While the digital transformation continues to outpace socio-institutional adaptation, the technological arts have moved on to vastly expand their temporal horizons. Timescapes of artistic research and creation now embrace the residual as much as the emergent; techno-diversity against digital solutionism; sympoietic rather than linear models of innovation. But nonsynchronous innovation is hardly unique to the current moment, as my recent book Northern Sparks reveals in its account of Canada’s early experimentation with digital media.
Poised as a “counter-environment” to the great powers, in McLuhan’s phrase, Canada’s unique experience of the transitional decades into the information age was grounded in a technological ethos that emphasized sensorial immediacy, embodied interaction, and improvisatory expression. This alternative ethos was situated between a pair of distinct yet inextricably bound forces, one national-political and proper to Canada, the other techno-mediatic and global in scale.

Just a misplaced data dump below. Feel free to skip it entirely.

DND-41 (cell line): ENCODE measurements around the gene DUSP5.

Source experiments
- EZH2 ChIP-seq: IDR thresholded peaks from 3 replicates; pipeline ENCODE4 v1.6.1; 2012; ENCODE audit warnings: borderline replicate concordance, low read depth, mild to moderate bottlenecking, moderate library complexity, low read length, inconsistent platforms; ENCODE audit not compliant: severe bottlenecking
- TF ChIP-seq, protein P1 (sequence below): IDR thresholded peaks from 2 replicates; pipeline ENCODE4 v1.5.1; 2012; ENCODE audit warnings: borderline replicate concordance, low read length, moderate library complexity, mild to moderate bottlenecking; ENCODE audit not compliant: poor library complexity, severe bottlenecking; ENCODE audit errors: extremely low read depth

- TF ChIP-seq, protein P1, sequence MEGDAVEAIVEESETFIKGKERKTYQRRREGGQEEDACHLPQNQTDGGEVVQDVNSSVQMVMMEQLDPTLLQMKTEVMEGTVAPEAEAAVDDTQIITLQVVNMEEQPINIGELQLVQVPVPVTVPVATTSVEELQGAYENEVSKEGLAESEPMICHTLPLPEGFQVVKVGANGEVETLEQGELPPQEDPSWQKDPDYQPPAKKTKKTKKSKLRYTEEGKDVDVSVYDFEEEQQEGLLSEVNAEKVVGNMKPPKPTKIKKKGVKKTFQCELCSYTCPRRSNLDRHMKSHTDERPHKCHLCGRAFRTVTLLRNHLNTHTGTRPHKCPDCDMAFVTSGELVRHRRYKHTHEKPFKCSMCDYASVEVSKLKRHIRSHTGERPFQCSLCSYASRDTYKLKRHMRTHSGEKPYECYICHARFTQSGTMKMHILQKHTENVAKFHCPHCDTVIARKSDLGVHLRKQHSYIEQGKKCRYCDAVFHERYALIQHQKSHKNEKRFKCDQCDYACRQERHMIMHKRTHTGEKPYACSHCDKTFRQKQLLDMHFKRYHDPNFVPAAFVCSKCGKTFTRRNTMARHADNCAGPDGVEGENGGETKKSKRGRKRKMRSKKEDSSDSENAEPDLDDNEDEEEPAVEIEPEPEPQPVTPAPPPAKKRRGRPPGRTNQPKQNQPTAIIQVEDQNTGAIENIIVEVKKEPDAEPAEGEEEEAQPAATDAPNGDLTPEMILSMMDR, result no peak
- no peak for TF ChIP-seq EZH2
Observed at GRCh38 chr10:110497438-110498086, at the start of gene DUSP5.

The unraveling of these forces by the late millennium reveals innovation itself as a complexly drawn process comprised of multiple layers with fluctuating degrees of synchronization. From a cross-media perspective, Northern Sparks also reveals how the differences between the arts with respect to improvisatory immediacy and discrete formalization make any neat chronological periodization of the digital problematic.
- Michael Century (US), musician and cultural theorist, is Professor of New Media and Music at Rensselaer Polytechnic Institute. His book Northern Sparks: Innovation, Technology Policy, and the Arts in Canada from Expo 67 to the Internet Age appeared with MIT Press in 2022. At the Banff Centre, he founded the Media Arts program in 1988. Century’s works for live and electronically processed instruments have been performed and broadcast in concerts and festivals internationally.